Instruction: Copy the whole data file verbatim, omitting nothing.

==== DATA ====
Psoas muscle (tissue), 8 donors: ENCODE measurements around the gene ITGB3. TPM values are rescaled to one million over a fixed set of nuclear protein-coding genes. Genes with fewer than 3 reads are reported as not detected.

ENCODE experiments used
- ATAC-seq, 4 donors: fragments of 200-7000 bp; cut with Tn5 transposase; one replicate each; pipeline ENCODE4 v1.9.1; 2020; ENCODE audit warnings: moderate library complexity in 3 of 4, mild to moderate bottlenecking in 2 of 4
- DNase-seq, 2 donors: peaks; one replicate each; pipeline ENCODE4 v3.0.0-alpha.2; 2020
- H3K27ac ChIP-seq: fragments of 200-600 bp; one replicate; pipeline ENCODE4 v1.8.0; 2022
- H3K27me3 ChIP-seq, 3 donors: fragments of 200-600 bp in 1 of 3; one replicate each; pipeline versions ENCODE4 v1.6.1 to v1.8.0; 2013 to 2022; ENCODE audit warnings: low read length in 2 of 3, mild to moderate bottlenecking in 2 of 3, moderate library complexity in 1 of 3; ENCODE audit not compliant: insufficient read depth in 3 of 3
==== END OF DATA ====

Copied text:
Psoas muscle (tissue), 8 donors: ENCODE measurements around the gene ITGB3. TPM values are rescaled to one million over a fixed set of nuclear protein-coding genes. Genes with fewer than 3 reads are reported as not detected.

ENCODE experiments used
- ATAC-seq, 4 donors: fragments of 200-7000 bp; cut with Tn5 transposase; one replicate each; pipeline ENCODE4 v1.9.1; 2020; ENCODE audit warnings: moderate library complexity in 3 of 4, mild to moderate bottlenecking in 2 of 4
- DNase-seq, 2 donors: peaks; one replicate each; pipeline ENCODE4 v3.0.0-alpha.2; 2020
- H3K27ac ChIP-seq: fragments of 200-600 bp; one replicate; pipeline ENCODE4 v1.8.0; 2022
- H3K27me3 ChIP-seq, 3 donors: fragments of 200-600 bp in 1 of 3; one replicate each; pipeline versions ENCODE4 v1.6.1 to v1.8.0; 2013 to 2022; ENCODE audit warnings: low read length in 2 of 3, mild to moderate bottlenecking in 2 of 3, moderate library complexity in 1 of 3; ENCODE audit not compliant: insufficient read depth in 3 of 3